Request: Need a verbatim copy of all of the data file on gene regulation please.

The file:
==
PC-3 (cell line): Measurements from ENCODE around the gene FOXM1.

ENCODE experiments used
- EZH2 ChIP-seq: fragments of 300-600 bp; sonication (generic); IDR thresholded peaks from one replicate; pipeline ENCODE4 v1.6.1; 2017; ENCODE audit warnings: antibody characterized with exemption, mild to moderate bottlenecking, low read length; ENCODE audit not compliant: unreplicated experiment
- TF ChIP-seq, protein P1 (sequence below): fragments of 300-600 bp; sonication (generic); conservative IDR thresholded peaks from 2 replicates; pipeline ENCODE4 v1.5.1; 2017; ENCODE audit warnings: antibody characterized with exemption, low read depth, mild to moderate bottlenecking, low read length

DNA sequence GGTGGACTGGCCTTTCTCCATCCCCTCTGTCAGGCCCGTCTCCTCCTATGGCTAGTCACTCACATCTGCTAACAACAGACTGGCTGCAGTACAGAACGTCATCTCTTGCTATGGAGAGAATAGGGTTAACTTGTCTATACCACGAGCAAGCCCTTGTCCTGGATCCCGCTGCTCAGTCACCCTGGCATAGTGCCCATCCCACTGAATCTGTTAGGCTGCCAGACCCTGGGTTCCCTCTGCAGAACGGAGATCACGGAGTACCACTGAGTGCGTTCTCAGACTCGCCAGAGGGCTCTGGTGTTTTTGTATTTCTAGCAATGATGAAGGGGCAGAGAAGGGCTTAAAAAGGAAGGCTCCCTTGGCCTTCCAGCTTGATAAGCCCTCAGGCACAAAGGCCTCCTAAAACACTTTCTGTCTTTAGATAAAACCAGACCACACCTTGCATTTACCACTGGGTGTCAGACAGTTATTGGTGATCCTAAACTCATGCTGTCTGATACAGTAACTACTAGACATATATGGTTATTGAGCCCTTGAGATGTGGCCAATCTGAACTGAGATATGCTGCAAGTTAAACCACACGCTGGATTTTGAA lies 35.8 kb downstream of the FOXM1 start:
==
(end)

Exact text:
PC-3 (cell line): Measurements from ENCODE around the gene FOXM1.

ENCODE experiments used
- EZH2 ChIP-seq: fragments of 300-600 bp; sonication (generic); IDR thresholded peaks from one replicate; pipeline ENCODE4 v1.6.1; 2017; ENCODE audit warnings: antibody characterized with exemption, mild to moderate bottlenecking, low read length; ENCODE audit not compliant: unreplicated experiment
- TF ChIP-seq, protein P1 (sequence below): fragments of 300-600 bp; sonication (generic); conservative IDR thresholded peaks from 2 replicates; pipeline ENCODE4 v1.5.1; 2017; ENCODE audit warnings: antibody characterized with exemption, low read depth, mild to moderate bottlenecking, low read length

DNA sequence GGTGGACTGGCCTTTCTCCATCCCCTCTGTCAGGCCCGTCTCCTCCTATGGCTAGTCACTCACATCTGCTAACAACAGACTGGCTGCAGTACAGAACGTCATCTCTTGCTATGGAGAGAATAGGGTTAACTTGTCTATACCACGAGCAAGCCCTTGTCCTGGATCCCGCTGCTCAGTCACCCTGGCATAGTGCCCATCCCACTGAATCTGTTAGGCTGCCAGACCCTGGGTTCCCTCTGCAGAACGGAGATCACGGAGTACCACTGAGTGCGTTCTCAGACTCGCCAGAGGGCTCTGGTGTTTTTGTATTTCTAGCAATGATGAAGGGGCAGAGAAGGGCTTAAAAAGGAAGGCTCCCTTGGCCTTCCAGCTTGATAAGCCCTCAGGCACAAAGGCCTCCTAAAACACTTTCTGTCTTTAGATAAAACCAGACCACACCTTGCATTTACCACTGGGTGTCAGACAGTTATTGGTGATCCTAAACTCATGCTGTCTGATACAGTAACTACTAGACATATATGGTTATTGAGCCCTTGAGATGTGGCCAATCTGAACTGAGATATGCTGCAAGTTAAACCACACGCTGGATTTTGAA lies 35.8 kb downstream of the FOXM1 start: